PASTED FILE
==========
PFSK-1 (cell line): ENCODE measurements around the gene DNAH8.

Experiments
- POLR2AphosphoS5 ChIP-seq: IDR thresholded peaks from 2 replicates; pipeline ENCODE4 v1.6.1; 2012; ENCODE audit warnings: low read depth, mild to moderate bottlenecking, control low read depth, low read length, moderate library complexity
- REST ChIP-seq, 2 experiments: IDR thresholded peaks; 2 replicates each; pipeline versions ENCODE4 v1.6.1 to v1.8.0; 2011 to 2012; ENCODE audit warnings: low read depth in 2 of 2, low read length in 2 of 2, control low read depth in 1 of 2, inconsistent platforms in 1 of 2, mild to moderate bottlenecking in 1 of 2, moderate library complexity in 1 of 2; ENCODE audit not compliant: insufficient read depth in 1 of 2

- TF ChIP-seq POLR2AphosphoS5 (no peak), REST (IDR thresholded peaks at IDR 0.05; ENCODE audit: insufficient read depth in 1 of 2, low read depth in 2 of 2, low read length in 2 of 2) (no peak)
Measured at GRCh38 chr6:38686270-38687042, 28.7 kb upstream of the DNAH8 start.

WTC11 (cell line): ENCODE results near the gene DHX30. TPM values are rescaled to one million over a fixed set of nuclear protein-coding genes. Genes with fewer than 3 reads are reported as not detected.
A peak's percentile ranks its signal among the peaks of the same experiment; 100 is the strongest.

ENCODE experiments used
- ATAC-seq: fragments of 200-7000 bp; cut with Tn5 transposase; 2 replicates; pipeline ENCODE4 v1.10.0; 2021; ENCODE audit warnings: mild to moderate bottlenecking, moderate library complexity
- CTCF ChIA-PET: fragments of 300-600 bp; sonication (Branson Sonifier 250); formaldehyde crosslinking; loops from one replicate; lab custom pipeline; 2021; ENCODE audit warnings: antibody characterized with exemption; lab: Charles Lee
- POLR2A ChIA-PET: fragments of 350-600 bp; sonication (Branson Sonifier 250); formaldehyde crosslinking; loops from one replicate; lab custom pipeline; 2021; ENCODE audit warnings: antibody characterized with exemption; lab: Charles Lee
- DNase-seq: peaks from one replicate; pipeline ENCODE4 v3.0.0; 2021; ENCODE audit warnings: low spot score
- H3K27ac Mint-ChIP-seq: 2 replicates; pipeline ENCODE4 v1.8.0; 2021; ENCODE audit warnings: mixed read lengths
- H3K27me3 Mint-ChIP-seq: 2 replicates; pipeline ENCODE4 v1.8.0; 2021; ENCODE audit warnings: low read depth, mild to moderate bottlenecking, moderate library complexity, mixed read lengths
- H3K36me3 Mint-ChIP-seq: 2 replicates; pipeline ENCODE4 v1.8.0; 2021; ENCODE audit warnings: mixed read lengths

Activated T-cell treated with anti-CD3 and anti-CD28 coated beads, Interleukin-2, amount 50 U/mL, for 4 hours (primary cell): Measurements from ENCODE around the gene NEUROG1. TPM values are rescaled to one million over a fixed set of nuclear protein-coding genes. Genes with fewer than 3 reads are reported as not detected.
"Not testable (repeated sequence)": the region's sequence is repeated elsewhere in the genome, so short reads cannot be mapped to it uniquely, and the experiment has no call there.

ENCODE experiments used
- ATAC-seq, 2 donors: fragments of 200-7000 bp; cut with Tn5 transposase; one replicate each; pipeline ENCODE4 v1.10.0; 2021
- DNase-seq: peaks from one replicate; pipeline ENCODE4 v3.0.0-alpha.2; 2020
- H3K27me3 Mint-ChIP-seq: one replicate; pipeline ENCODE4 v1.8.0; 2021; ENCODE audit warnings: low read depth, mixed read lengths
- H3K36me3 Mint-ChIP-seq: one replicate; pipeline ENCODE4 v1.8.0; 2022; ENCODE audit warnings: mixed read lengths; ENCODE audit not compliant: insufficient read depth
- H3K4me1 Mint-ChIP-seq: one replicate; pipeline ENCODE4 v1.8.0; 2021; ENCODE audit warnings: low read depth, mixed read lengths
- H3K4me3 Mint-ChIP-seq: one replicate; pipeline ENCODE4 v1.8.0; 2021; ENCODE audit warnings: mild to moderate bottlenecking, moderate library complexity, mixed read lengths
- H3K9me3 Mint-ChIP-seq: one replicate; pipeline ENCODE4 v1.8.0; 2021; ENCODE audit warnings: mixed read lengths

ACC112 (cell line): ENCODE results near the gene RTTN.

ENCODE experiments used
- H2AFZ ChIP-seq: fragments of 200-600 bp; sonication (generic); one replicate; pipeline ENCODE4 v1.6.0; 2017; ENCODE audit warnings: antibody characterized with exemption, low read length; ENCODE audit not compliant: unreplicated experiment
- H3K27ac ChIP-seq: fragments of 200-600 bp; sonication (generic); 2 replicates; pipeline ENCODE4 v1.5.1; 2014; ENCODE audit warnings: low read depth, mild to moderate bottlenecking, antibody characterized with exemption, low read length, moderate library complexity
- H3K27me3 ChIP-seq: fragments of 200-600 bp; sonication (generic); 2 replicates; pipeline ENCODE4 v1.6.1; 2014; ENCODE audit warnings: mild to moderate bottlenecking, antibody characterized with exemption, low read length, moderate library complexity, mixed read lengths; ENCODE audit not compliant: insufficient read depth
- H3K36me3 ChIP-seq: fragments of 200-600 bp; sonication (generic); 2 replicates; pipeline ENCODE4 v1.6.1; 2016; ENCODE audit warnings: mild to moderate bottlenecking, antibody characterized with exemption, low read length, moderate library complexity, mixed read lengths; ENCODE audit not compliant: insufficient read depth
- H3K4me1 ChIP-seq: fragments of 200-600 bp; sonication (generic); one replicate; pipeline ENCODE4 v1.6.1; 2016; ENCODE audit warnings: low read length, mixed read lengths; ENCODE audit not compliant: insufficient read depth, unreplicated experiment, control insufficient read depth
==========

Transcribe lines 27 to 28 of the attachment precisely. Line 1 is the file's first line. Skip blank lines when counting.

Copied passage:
ACC112 (cell line): ENCODE results near the gene RTTN.

ENCODE experiments used